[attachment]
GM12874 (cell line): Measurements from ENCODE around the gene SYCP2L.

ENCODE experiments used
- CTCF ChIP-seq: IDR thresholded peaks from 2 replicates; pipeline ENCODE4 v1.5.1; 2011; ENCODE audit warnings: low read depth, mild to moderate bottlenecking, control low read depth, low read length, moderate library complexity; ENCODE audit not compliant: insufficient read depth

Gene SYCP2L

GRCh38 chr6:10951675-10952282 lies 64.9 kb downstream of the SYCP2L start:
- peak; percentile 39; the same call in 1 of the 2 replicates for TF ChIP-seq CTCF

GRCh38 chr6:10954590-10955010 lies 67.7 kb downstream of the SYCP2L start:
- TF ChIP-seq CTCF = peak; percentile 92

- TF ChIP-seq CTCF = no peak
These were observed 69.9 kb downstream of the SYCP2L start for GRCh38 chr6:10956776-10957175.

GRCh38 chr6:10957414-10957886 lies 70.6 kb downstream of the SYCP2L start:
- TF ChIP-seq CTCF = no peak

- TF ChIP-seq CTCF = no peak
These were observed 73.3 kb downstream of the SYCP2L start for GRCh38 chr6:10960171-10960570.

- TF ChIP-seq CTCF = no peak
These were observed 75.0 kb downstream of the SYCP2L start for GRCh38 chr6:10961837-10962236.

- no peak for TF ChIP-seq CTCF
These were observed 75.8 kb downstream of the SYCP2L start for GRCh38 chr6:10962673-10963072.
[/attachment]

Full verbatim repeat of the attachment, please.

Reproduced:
GM12874 (cell line): Measurements from ENCODE around the gene SYCP2L.

ENCODE experiments used
- CTCF ChIP-seq: IDR thresholded peaks from 2 replicates; pipeline ENCODE4 v1.5.1; 2011; ENCODE audit warnings: low read depth, mild to moderate bottlenecking, control low read depth, low read length, moderate library complexity; ENCODE audit not compliant: insufficient read depth

Gene SYCP2L

GRCh38 chr6:10951675-10952282 lies 64.9 kb downstream of the SYCP2L start:
- peak; percentile 39; the same call in 1 of the 2 replicates for TF ChIP-seq CTCF

GRCh38 chr6:10954590-10955010 lies 67.7 kb downstream of the SYCP2L start:
- TF ChIP-seq CTCF = peak; percentile 92

- TF ChIP-seq CTCF = no peak
These were observed 69.9 kb downstream of the SYCP2L start for GRCh38 chr6:10956776-10957175.

GRCh38 chr6:10957414-10957886 lies 70.6 kb downstream of the SYCP2L start:
- TF ChIP-seq CTCF = no peak

- TF ChIP-seq CTCF = no peak
These were observed 73.3 kb downstream of the SYCP2L start for GRCh38 chr6:10960171-10960570.

- TF ChIP-seq CTCF = no peak
These were observed 75.0 kb downstream of the SYCP2L start for GRCh38 chr6:10961837-10962236.

- no peak for TF ChIP-seq CTCF
These were observed 75.8 kb downstream of the SYCP2L start for GRCh38 chr6:10962673-10963072.